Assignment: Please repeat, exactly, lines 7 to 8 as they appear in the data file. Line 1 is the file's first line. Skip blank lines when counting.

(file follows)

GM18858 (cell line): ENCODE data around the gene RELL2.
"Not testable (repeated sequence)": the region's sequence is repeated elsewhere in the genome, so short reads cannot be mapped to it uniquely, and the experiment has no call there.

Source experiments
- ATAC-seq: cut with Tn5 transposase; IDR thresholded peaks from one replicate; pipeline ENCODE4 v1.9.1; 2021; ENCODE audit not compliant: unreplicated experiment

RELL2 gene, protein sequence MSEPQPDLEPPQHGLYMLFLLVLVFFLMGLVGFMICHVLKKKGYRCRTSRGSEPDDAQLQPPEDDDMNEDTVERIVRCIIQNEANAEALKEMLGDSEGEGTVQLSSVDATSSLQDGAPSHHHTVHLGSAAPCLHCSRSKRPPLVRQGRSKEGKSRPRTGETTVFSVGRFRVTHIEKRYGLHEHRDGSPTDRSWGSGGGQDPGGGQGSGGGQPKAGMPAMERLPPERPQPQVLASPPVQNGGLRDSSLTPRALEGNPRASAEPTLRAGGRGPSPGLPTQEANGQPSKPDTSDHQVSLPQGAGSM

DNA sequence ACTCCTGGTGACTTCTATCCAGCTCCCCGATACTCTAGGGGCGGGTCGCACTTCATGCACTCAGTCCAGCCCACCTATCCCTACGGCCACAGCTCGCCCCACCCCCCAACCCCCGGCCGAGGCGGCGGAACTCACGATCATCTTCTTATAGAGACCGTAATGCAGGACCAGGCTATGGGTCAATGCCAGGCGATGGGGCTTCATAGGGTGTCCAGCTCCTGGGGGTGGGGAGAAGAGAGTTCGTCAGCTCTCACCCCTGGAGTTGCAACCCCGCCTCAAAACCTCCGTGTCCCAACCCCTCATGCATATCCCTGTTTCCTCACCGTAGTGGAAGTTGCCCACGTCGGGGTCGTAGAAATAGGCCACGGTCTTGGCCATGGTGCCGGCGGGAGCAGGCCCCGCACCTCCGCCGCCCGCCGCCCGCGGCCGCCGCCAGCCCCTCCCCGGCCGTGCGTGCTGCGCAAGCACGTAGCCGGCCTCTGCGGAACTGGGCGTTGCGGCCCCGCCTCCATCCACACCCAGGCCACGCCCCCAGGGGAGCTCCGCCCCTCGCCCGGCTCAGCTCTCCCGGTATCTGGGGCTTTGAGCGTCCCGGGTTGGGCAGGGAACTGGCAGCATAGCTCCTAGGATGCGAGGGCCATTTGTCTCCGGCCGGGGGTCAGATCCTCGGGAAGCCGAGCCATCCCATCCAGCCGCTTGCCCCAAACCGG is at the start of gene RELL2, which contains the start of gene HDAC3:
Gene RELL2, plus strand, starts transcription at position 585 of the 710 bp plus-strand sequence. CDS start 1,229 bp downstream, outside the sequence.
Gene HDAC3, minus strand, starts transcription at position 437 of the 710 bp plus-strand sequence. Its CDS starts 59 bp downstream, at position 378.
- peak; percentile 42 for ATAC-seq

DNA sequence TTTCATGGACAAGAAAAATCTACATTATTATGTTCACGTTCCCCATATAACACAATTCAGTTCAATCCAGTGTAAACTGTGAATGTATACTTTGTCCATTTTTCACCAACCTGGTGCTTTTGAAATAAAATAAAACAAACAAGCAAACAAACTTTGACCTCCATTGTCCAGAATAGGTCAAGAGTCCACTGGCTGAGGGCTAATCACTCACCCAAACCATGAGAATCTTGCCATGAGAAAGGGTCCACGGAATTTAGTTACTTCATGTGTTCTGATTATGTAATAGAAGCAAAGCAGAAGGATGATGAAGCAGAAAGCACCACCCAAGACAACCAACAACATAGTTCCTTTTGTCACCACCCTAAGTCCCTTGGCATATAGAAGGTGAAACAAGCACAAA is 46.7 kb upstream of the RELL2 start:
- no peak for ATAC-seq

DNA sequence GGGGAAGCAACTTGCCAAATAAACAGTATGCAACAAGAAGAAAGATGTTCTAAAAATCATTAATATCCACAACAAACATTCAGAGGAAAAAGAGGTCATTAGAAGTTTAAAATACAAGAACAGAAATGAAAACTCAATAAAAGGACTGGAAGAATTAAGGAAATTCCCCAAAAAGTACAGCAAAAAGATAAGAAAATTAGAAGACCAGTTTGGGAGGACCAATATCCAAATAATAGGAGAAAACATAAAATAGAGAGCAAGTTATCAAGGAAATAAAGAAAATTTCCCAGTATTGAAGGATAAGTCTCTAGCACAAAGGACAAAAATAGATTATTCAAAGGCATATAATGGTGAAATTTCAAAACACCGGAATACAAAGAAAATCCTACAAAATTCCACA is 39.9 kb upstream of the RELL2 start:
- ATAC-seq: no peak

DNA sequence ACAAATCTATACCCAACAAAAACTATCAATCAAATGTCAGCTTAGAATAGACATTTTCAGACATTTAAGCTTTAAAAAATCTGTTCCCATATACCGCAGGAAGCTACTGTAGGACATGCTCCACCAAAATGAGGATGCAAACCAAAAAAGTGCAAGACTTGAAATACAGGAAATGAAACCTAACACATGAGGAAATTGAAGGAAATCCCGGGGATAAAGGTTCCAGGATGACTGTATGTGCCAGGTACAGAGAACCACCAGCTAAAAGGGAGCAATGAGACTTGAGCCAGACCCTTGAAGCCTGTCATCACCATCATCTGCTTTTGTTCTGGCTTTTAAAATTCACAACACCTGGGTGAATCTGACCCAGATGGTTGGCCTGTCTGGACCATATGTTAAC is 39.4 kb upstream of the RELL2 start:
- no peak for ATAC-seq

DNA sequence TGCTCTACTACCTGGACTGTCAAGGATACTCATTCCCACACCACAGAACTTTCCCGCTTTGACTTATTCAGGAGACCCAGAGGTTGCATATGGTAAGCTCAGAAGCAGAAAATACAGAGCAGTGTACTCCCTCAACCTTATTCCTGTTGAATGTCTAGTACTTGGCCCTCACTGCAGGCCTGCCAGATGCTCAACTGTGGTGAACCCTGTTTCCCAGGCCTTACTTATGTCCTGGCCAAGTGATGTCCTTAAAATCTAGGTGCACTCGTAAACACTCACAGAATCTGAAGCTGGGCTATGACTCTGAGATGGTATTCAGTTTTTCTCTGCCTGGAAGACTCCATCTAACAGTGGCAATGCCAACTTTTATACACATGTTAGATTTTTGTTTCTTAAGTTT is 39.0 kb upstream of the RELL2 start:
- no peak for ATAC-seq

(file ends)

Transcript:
Gene RELL2, plus strand, starts transcription at position 585 of the 710 bp plus-strand sequence. CDS start 1,229 bp downstream, outside the sequence.
Gene HDAC3, minus strand, starts transcription at position 437 of the 710 bp plus-strand sequence. Its CDS starts 59 bp downstream, at position 378.